determined to call one he refused longer to remain a member of the legislature and sat with them no more. His course all through and his influence has been for the Union both in Florida and Western New York. On this I am advised that abundant proof can be furnished from Cooperstown and Key West. My object in asking an interview is to ascertain the nature of the charges against my client and to (if possible) arrange some plan to produce the proof of his innocence of any thought, word or deed against the integrity of the Union. the importance in this case of some speedy action and release if innocent is that Mr. Browne has for more than twenty years been a very sick man, and his confinement in Fort Lafayette for any very considerable length of time might be fatal to him.
Hoping that the Secretary will accord me an interview, I remain, your obedient servant,
P. S. L. CUMMINS,
Of Cummins, Alexander & Green, Attorneys, New York.
DEPARTMENT OF STATE, Washington, September 14, 1861.
EDWARD J. CHASE, U. S. Marshal, Lockport, N. Y.:
Your letter of the 11th received. Send at once by post the papers to which it refers in the case of G. L. Bowne.
WILLIAM H. SEWARD.
COOPERSTOWN, N. Y., September 16, 1861.
Honorable WILLIAM H. SEWARD, Secretary of State, Washington.
DEAR SIR: Permit me to lay before you the following statements in regard to Mr. George L. Bowne recently arrested in this village upon the charge as is generally understood of treason.
Mr. Browne, now about forty-four years of age, is regrded here as one of our citizens; was born in the town of Butternut, now Morris, in this county and lived with his mother in this village during a portion of his boyhood and early manhood and ever since made his annual summer visits here as to his home. A feeble constitution and inherited pulmonary indisposition induced hima bout twenty years since to go to Key West as a clerk in the employment of Mr. Doubleday, a merchant of consumptive tendencies who had gone thither from this town and had found that climate highly favorable to his health. Young Bowne finding that climate agreed with him has since made Key West his business residence (he is without family) and by assiduous attention to business has accumulated it seem a considerabledegree of walth. His summers have usually been spent among us, but an increase of his asthamtic difficulties has invariably driven him South on the approach of cold weather.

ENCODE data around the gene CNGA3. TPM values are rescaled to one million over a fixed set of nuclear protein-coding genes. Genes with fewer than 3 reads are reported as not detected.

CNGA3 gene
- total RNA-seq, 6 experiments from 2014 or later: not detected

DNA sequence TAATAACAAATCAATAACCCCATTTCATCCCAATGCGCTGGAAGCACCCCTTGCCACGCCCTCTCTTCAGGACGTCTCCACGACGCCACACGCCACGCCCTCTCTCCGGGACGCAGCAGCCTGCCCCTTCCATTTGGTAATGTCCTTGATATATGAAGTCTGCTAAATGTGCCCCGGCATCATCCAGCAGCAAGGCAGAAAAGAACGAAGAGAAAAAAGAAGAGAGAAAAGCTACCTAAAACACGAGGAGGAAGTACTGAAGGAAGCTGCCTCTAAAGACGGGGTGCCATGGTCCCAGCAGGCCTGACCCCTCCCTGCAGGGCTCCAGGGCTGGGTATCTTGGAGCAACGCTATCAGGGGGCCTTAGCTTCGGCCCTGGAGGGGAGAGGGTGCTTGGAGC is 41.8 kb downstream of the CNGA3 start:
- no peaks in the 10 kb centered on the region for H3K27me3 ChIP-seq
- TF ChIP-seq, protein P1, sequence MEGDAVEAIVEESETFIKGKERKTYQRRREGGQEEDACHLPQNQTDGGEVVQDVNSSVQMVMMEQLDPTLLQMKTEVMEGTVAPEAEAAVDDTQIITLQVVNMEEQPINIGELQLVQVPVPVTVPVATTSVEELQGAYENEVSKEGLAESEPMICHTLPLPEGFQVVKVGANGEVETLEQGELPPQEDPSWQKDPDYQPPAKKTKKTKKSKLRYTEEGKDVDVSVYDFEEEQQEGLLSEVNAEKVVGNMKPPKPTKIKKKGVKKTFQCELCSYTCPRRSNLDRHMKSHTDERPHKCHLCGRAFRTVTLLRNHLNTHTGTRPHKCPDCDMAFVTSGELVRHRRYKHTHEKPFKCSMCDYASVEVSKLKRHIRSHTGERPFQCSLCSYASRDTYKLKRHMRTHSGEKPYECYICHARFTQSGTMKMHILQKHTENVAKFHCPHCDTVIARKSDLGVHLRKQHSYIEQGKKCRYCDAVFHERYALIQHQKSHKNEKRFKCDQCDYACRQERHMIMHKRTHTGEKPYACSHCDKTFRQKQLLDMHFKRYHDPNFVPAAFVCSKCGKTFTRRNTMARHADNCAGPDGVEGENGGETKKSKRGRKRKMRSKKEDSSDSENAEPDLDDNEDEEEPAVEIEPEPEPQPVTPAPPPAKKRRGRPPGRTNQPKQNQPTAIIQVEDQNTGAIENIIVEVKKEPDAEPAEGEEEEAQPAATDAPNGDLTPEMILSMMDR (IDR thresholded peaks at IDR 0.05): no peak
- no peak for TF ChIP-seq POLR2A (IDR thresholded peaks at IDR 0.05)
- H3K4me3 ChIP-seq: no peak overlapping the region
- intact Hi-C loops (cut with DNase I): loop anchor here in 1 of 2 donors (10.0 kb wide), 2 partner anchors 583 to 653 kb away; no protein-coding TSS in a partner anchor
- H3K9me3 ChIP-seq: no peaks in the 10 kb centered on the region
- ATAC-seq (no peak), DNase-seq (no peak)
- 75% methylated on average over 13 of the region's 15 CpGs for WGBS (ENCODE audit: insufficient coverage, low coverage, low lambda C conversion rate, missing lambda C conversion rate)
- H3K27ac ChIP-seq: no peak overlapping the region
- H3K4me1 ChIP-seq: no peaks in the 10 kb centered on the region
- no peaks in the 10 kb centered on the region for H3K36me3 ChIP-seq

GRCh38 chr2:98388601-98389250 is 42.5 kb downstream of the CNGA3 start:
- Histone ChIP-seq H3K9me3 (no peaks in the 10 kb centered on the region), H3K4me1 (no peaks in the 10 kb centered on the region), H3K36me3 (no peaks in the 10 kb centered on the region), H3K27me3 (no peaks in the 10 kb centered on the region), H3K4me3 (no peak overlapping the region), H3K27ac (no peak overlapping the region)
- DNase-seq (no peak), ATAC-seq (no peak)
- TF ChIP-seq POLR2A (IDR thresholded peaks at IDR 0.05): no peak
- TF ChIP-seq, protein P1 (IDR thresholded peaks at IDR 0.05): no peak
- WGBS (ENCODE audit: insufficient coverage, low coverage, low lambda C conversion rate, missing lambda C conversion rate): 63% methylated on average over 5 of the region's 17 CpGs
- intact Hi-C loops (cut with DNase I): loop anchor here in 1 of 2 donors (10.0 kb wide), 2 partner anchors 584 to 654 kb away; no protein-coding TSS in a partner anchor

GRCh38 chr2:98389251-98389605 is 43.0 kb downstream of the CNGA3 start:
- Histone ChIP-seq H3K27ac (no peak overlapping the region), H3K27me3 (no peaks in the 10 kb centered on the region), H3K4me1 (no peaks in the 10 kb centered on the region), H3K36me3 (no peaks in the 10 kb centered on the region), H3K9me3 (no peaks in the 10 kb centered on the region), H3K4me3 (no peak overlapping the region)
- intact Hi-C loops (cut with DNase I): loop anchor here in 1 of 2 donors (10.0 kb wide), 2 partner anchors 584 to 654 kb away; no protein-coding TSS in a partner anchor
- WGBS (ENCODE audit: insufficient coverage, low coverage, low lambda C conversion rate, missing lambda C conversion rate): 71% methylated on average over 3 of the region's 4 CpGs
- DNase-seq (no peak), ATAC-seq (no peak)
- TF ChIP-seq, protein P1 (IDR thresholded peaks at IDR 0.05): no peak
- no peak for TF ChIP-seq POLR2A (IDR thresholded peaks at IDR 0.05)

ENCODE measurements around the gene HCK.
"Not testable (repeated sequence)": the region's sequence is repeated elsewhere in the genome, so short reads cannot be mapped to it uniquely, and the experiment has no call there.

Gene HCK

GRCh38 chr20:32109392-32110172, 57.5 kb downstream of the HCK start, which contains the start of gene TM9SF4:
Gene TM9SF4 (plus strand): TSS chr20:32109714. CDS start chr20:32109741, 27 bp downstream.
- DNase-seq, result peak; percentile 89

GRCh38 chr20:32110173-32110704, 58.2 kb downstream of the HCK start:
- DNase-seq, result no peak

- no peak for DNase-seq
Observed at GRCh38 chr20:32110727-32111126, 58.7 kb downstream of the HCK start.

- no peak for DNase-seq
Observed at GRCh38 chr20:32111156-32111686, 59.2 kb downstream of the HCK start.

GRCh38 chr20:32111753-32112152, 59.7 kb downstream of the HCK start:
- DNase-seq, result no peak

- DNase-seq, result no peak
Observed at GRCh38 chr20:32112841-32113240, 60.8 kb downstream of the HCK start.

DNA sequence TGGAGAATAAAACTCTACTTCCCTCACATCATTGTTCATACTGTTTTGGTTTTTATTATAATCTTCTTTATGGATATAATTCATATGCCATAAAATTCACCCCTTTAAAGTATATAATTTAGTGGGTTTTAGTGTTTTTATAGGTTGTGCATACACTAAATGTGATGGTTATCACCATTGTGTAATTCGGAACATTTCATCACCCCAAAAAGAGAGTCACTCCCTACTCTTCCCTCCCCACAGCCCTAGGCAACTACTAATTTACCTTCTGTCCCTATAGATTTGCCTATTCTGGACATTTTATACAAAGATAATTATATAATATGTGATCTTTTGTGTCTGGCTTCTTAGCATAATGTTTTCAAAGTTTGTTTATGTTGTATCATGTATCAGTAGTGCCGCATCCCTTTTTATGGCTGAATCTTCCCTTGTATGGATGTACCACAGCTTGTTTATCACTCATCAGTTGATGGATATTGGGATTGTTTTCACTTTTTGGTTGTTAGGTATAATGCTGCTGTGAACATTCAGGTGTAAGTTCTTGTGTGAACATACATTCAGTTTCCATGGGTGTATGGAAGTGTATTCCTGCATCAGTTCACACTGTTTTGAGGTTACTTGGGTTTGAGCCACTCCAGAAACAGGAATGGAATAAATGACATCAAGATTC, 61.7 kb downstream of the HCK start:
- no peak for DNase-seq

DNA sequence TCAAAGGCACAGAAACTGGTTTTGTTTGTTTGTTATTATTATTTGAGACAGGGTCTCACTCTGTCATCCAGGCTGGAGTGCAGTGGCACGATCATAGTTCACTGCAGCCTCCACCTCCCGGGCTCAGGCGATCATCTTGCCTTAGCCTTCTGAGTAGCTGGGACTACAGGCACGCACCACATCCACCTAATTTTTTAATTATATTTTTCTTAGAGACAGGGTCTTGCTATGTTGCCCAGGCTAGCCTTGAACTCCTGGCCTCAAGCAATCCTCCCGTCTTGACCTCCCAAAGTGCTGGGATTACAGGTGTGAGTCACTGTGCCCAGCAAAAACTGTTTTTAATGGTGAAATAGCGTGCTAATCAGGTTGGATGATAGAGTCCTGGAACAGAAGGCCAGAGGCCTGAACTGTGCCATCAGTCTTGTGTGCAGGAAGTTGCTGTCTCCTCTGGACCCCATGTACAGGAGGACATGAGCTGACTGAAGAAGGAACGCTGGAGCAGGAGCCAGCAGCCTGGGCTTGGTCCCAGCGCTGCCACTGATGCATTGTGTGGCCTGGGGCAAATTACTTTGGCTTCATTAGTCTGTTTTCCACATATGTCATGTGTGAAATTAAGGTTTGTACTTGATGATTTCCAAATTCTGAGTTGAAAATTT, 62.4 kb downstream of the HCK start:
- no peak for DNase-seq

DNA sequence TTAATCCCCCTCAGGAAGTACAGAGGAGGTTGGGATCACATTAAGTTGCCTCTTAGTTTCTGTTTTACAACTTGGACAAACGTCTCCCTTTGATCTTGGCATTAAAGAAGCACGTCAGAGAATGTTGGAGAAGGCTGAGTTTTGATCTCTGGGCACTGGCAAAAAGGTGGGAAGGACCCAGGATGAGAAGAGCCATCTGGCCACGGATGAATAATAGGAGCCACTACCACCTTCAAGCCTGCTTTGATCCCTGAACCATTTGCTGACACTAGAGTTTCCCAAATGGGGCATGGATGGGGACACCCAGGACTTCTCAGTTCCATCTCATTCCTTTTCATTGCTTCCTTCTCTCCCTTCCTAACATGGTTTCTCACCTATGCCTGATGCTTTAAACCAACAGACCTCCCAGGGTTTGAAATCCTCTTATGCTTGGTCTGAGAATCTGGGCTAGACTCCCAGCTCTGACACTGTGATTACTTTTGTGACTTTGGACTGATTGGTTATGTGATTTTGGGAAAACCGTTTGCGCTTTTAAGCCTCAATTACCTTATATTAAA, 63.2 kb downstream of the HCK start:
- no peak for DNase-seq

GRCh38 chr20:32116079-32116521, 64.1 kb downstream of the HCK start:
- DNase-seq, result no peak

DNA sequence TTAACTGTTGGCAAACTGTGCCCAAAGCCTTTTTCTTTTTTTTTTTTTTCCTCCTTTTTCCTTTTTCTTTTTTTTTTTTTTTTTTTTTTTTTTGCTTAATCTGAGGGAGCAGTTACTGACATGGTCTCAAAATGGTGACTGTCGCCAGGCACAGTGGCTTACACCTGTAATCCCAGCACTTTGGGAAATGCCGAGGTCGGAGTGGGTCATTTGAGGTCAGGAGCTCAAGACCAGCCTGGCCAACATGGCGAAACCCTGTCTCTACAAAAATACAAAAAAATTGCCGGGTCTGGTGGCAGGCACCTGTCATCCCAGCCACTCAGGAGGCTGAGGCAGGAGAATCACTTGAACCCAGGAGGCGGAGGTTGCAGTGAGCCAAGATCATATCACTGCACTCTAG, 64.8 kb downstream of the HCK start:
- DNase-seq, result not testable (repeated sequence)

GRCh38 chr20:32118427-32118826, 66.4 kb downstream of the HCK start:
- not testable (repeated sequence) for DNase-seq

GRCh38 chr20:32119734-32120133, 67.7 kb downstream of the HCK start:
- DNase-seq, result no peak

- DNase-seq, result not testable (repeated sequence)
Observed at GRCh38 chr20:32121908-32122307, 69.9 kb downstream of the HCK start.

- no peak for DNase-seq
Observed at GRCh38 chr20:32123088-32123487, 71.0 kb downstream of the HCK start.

Among us Mr. Browne is universally esteemed as a man of unimpeachable character. His amiable, gnetlemantly and correct deportment has secured him the respect of the whole community and very strongly endeared him to his intimate friends. In his absence and without being previously consulted he was a year ago elected to represent Key West in the Florida legislature. He is not a politician; did not seek the place, and if as is believed there has been a long entertained conspiracy in the South against our Government I am quite sure Mr. Bowne is not
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